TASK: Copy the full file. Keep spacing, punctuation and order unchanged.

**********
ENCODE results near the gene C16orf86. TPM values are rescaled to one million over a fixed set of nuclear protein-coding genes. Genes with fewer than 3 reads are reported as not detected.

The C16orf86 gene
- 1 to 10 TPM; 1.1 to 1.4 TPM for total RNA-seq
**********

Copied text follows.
ENCODE results near the gene C16orf86. TPM values are rescaled to one million over a fixed set of nuclear protein-coding genes. Genes with fewer than 3 reads are reported as not detected.

The C16orf86 gene
- 1 to 10 TPM; 1.1 to 1.4 TPM for total RNA-seq